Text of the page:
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Catching up with Alumnus Pierce Jordan

By Roxanne Toronto

Posted on October 28, 2016 | Updated August 06, 2019, 9:06AM

Be sure to catch Pierce at the Museum of Vancouver's Why I Design event, November 4!

Laying down his roots in ECU's Bachelor of Design program, alumnus Pierce Jordan switched gears midway and graduated with a BFA from the Faculty of Visual Art and Material Practice in 2013. An artist and a designer, he creates branding campaigns, bespoke lighting fixtures for commercial/residential applications, as well as unique site-specific installations.


DIAL ONE

DIAL ONE is an ambient lighting installation that creates changing shadows and colours. Suspended in the air it stretches 8 feet across and comprises of several LED strips of varying hues, the LED strips are wired to slowly and randomly emit light, which creates forever changing conditions in shadow and colour. Music / Mount Kimbie - Vertical

7 Questions with Pierce Jordan:

Why did you choose to study at Emily Carr?

It was an easy choice and I've always lived in Vancouver, and both my sister and my dad went there for photography. It's affordable, is in a good location, and a funky building. Small class sizes were a plus.

Can you tell us the best thing about your time here?
The resources. I was deep in the communication design program - my third year - when I decided to switch into the fine arts program which also afforded me the opportunity to utilize the different shops and machines that were available. I ended up retaking a year of classes that didn't transfer over, and it was so worth it to be able to get my hands messy.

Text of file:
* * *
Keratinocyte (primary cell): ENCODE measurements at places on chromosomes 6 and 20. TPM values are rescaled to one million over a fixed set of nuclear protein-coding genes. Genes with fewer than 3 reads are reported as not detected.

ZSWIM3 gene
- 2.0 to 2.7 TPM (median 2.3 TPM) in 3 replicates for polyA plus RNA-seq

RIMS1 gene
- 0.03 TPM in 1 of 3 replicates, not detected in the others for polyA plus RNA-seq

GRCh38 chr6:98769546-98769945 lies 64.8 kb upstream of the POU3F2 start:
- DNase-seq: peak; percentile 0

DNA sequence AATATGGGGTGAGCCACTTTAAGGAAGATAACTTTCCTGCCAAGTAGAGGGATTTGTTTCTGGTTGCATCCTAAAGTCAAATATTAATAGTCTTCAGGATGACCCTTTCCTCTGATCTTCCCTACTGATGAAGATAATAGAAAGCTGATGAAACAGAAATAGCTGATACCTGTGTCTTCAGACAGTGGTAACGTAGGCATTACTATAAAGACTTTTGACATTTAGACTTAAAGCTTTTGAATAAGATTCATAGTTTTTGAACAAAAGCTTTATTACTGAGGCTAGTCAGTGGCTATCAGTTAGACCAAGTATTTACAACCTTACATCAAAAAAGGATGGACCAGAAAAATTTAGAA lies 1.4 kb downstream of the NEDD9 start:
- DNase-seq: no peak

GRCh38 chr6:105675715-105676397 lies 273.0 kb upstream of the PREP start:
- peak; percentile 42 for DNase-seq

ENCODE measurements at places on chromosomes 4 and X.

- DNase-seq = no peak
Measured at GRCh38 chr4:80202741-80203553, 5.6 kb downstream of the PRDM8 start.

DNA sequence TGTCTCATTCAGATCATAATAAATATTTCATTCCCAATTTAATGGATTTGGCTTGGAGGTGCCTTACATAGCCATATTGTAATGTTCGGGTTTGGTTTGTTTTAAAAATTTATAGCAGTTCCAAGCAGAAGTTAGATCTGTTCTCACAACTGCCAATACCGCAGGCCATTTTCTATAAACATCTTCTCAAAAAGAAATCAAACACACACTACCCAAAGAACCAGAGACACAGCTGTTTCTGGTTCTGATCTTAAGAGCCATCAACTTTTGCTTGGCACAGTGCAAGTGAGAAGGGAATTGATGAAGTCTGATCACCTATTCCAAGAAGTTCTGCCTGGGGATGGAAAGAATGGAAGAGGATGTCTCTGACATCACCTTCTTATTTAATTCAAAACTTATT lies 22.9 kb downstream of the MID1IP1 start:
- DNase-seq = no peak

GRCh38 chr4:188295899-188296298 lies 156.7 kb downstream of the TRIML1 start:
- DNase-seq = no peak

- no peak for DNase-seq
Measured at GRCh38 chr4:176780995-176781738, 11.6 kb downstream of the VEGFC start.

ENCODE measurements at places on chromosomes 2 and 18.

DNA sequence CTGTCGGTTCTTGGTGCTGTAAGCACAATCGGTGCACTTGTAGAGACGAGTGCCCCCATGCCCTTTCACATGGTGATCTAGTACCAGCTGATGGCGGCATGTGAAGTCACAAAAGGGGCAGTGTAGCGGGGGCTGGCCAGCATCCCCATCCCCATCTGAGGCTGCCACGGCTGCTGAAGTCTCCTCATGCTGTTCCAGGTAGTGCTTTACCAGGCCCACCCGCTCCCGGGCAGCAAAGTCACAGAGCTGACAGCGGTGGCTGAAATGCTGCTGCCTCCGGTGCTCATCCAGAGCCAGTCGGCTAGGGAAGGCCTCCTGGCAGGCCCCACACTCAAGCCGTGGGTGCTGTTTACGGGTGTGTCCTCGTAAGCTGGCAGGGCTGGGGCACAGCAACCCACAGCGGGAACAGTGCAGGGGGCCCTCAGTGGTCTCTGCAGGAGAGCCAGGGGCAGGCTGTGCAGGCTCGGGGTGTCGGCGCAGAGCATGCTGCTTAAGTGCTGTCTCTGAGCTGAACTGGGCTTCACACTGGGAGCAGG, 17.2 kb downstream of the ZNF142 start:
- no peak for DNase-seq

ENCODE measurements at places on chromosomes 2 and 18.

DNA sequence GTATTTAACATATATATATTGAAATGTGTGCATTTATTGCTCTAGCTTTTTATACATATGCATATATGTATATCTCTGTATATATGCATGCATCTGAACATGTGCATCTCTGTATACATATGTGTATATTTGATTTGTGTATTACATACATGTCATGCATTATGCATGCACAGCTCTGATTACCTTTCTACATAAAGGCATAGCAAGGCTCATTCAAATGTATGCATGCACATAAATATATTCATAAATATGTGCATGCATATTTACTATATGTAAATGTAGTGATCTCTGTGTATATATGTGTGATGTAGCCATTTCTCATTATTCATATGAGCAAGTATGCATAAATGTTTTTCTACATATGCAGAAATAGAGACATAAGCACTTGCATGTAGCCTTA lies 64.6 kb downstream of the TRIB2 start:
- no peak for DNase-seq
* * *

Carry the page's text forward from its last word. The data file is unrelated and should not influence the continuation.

How has your practice changed since graduation?
Things are more expensive that's for sure, and cramped. Finding suitable studio space for my many endeavours has been difficult and I've changed career goals more than once. Through a long trial and error process I've settled on lighting design as a suitable career path. It encompasses my love for design, graphic product and packaging, as well flexing my artistic muscles to create new eye-catching pieces.

Do you have any memorable responses to your work that you’d care to share?
I was really happy with my grad piece, a sound reactive light installation made out of intricately cut out wooden shapes. Doing both art and design sides at the school, I ended up graduating with knowledge of a bit of everything and putting what I learned to use towards my grad piece. It was my first taste of the fruits that installation art can bring, and I was hooked.

Where do you draw your inspiration from? Which artist(s) or designer(s) do you most identify with or admire?
Vancouver's lighting design sector is a small one, I'm always looking to Omer Arbel of Bocci here in Vancouver to see what's whats new, also Lindsey Adelman and Richard Clarkson's studios out of NYC - they're all pushing in some interesting directions.

Can you name one thing you couldn’t do without in your practice?
As long as I have the drive to create and strive to do better in every project, I don't really need anything else. Objects of materiality will always come and go.

What’s up next for you?
I'll be displaying some work at MOV in the beginning of November then heading to Germany at the end of the month to visit studios and meet with designers that are doing more of what I want to do.
With every project I take on, I try and think of something that seems really difficult and then I try and do it.

You can catch up with Pierce in person at the Museum of Vancouver's Why I Design event, Friday, November 4.

STIX

A video of my completed sound reactive STIX installation at Make Gallery. Microphones are wired to LED strips of varying hues that pick up sound in the room. The interior wallscape acts as a visual reaction to the noise generated in the room, whether music or a crowd, and creates a forever changing atmosphere. Music - Pantha Du Prince - The Splendour